Readings for the Thirteenth Sunday in Ordinary Time: I Kings 19: 16b, 19-21; Psalm 16: 1-11; Galatians 5: 1, 13-18; Luke 9: 51-62
I'm taking this Sunday's readings quite personally. They're about prophets leaving behind family and tribe for the sake of the divine order Yeshua called the "kingdom of God." In the Master's parlance, that referred to a world with room and abundance for everyone.
The readings are personal for me, because lately I've been feeling abandoned by my tribe - the people in the world I hold dearest - my own family. Especially in the context of the Ukraine war and my refusal to accept our culture's official story about it, most in my tribe has decided that I've gone off the deep end.
I wonder how many readers here are experiencing similar rejection.
More specifically, my tribe's abandoned me because I refuse to parrot the simplistic narrative: "Russia bad; NATO good." Instead, as I've written here, here, here, here, here, and here, I find the truth to be much more complex.
NATO, I've concluded, started the war. Putin is only acting according to the same logic of self-defense and sphere of influence that the United States has used repeatedly to justify its illegal wars of aggression for more than 200 years.
Moreover, Putin is even more justified in using that tired logic because he's responding to threats on Russia's very border - not to those represented by Vietnam, Iraq, or Afghanistan thousands of miles away.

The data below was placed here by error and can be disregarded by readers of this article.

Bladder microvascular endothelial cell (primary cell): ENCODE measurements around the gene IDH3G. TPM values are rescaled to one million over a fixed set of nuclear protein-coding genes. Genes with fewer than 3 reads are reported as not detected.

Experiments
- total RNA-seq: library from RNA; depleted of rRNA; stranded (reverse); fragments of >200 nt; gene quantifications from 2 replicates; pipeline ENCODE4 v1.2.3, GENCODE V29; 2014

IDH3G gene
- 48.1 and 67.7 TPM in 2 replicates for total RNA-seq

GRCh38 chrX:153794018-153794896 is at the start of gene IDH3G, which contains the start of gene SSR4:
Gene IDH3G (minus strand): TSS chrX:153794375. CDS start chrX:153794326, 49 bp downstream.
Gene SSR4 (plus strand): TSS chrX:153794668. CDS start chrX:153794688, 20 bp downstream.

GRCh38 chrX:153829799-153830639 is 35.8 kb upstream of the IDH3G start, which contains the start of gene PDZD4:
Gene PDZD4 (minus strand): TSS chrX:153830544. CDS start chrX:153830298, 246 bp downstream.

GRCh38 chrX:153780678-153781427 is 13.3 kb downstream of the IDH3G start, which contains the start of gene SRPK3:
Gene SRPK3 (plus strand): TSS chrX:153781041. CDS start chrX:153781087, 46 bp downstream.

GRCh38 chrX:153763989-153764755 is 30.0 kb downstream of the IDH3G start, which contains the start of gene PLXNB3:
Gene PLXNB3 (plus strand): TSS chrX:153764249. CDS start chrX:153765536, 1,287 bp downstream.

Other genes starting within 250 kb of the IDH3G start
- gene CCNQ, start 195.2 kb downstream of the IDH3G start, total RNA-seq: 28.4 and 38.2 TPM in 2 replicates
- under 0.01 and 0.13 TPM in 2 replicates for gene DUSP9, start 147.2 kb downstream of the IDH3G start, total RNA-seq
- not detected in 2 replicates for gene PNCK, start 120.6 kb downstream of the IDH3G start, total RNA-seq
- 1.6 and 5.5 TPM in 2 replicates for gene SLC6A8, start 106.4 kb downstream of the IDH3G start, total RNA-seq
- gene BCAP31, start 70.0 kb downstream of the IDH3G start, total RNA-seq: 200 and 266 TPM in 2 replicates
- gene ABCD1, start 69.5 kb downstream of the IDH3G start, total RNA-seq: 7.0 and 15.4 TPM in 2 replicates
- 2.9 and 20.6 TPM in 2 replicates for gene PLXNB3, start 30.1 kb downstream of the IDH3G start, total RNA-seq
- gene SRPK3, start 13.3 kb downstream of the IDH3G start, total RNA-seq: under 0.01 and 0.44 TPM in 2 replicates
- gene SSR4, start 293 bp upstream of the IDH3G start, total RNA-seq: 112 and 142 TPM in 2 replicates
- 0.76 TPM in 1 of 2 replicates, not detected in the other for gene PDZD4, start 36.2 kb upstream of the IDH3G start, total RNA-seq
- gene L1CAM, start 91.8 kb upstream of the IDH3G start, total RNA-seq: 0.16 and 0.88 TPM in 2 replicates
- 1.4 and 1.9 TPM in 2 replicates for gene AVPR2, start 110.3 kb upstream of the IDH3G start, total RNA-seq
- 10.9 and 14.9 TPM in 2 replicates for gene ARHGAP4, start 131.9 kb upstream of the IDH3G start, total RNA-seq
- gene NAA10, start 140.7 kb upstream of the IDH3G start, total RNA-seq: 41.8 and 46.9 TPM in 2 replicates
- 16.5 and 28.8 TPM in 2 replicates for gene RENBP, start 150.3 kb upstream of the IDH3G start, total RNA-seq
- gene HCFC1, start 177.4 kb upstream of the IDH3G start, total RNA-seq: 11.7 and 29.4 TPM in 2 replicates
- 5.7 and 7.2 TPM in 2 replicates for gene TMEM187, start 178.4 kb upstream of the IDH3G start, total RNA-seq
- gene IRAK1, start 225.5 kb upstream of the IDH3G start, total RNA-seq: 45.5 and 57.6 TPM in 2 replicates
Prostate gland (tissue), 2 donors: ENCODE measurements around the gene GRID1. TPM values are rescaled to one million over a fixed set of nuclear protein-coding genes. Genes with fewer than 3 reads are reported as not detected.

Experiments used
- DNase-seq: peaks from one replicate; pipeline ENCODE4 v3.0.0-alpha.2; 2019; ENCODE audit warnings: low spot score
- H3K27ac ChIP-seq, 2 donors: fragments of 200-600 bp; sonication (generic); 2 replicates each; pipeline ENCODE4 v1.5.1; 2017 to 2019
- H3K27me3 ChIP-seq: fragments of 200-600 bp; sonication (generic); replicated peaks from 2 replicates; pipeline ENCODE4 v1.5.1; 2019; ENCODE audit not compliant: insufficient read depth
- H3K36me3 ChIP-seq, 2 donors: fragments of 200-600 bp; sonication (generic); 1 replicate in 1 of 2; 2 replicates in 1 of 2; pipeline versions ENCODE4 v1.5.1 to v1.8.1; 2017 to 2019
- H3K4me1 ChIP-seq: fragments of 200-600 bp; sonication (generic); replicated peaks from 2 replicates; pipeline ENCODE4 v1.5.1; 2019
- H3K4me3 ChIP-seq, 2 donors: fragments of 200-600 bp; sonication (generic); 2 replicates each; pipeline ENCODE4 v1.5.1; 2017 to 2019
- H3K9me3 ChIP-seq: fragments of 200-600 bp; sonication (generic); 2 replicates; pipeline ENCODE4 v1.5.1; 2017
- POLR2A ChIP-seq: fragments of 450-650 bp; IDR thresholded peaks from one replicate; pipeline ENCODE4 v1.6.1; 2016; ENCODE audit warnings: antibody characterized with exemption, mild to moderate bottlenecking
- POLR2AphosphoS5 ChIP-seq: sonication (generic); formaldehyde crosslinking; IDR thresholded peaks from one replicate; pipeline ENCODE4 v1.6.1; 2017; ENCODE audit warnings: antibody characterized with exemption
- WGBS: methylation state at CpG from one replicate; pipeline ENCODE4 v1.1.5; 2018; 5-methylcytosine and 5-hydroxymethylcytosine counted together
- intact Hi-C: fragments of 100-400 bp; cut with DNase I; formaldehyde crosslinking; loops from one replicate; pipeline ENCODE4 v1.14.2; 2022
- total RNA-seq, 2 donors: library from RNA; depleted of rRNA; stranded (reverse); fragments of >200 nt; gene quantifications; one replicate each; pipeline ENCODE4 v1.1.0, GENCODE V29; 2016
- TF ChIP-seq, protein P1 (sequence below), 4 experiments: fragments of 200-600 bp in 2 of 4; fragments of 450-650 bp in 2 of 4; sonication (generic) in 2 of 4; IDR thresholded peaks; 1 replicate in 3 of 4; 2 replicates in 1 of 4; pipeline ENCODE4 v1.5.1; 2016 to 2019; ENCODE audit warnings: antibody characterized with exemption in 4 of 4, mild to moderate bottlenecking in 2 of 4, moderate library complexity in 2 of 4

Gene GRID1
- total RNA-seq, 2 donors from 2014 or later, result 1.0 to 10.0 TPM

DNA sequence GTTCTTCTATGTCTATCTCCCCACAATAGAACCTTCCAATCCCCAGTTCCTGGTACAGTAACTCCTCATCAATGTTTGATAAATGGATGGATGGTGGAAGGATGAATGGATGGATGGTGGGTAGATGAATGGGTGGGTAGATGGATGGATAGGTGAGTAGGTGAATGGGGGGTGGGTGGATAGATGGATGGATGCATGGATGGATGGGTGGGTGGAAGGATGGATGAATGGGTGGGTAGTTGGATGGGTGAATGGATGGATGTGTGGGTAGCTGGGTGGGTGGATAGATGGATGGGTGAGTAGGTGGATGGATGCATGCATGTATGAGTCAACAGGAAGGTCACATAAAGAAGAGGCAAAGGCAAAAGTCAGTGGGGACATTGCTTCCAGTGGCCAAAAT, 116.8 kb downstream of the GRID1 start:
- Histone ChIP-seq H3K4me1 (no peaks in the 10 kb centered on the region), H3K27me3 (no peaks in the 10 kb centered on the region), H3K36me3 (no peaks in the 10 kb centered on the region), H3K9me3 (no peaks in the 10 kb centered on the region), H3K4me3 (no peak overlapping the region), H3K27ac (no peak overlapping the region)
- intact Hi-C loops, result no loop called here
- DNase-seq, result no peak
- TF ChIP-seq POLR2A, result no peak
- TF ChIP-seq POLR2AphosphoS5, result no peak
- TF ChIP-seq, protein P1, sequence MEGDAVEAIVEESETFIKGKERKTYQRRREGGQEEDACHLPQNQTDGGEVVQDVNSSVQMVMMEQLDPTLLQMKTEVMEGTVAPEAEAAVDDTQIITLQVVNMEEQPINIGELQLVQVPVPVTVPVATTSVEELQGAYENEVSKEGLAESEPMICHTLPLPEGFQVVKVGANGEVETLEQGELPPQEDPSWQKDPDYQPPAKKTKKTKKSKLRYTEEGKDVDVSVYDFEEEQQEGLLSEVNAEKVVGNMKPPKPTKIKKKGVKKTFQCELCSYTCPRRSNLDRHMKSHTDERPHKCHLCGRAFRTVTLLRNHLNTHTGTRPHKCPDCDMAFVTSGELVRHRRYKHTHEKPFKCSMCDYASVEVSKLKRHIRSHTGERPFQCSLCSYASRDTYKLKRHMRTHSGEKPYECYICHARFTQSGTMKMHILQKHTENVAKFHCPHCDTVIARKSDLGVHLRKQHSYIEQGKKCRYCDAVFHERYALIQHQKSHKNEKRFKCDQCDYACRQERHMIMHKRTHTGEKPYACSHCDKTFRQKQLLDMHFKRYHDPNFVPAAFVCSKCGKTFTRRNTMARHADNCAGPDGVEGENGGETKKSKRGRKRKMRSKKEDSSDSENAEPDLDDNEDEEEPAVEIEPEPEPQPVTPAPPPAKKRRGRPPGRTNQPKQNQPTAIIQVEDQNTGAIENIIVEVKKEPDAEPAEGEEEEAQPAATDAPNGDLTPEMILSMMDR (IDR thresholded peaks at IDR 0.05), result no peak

In fact, Russia's experience is even closer to home than the Soviet menace "we" perceived during the Cuban missile crisis. In that case, the U.S. government was prepared to incinerate the world itself - to end it all - rather than allow communists to install weapons of mass destruction on an island 90 miles distant from Florida.
But my family doesn't get all of that. For most of them it's still "Russia bad; NATO good." It leads some of them to ask me the pointed question, "Why do you hate America?"
Of course, I don't hate America, although I do sometimes find myself saying that our planet would be much better off without the United States. At the same time I dearly love the American places where I've spent so much time studying our nation's crimes -- Cuba, Brazil, Guatemala, Mexico, Nicaragua, Costa Rica, Honduras, and Panama.
But anyway, here's what I tell my folks.
Hating the U.S.
It's all very simple, I say. The United States has 4.6% of the world's population. Yet, it consumes something like 40% of its product. As George Kennan noted years ago, it wants to keep things that way by occupying the very position of world domination to which Adolf Hitler aspired in the 1930s and 40s.
As cited repeatedly by Noam Chomsky, here's what Kennan said:
(Note: You can view every article as one long page if you sign up as an Advocate Member, or higher).